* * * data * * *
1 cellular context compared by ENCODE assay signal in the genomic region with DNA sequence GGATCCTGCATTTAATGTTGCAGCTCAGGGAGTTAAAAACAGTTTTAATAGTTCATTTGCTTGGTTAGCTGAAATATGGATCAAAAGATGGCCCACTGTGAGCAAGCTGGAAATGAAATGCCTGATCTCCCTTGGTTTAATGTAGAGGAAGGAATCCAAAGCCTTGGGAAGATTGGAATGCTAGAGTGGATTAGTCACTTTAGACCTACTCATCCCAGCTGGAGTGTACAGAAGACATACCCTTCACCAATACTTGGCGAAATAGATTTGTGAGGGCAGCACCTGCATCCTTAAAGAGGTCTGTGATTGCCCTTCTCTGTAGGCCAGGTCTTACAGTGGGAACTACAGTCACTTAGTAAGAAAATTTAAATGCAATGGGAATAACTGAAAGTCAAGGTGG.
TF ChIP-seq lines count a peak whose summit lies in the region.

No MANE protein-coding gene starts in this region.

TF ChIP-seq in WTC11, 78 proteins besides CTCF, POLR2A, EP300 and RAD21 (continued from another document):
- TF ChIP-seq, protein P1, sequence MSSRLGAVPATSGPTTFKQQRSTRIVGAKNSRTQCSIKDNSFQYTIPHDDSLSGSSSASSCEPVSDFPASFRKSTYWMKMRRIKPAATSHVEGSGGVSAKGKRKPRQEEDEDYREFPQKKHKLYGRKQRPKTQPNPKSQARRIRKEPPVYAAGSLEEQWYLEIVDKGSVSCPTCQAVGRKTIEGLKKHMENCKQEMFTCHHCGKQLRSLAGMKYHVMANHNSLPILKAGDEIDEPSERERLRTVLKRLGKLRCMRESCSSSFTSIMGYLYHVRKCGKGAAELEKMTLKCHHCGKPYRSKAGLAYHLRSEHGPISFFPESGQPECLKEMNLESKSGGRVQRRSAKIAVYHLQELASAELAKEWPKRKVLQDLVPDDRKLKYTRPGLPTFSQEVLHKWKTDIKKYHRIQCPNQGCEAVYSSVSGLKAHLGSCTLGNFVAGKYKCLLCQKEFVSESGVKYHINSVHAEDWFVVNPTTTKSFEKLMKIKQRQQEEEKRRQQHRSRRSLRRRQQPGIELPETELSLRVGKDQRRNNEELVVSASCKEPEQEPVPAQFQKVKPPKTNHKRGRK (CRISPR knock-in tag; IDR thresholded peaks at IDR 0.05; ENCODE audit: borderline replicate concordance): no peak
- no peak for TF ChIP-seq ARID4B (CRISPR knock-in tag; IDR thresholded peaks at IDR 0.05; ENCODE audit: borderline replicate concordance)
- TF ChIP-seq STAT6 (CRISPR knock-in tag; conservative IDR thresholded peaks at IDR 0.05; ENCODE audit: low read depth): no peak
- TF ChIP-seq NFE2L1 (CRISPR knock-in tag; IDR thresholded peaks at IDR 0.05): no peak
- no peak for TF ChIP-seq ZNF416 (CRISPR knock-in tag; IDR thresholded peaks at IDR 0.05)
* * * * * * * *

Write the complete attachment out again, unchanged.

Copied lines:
1 cellular context compared by ENCODE assay signal in the genomic region with DNA sequence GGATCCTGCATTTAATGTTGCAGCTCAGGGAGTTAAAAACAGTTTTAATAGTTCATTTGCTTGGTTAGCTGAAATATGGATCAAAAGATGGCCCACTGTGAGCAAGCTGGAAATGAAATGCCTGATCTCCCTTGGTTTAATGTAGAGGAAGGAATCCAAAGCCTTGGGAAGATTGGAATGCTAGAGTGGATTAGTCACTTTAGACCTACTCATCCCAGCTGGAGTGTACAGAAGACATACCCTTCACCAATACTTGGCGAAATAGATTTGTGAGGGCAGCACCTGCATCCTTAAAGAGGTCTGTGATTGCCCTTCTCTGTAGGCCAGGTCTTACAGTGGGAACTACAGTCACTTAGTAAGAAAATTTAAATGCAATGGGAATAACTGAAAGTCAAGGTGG.
TF ChIP-seq lines count a peak whose summit lies in the region.

No MANE protein-coding gene starts in this region.

TF ChIP-seq in WTC11, 78 proteins besides CTCF, POLR2A, EP300 and RAD21 (continued from another document):
- TF ChIP-seq, protein P1, sequence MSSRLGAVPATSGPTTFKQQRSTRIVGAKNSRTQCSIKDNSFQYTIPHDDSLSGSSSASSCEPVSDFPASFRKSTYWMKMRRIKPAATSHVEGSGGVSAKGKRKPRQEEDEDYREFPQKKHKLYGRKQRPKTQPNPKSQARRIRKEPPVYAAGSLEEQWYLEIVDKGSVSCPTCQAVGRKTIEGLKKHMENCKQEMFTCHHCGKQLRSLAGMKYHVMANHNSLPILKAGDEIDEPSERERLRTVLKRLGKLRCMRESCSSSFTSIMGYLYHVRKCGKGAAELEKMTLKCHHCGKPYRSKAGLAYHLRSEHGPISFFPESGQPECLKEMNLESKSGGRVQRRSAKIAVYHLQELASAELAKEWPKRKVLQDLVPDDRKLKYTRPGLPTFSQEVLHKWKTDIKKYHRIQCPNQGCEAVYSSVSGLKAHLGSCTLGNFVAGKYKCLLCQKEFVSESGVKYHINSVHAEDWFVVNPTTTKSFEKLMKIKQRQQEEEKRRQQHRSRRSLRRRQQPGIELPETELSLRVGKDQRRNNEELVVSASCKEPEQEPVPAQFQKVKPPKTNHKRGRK (CRISPR knock-in tag; IDR thresholded peaks at IDR 0.05; ENCODE audit: borderline replicate concordance): no peak
- no peak for TF ChIP-seq ARID4B (CRISPR knock-in tag; IDR thresholded peaks at IDR 0.05; ENCODE audit: borderline replicate concordance)
- TF ChIP-seq STAT6 (CRISPR knock-in tag; conservative IDR thresholded peaks at IDR 0.05; ENCODE audit: low read depth): no peak
- TF ChIP-seq NFE2L1 (CRISPR knock-in tag; IDR thresholded peaks at IDR 0.05): no peak
- no peak for TF ChIP-seq ZNF416 (CRISPR knock-in tag; IDR thresholded peaks at IDR 0.05)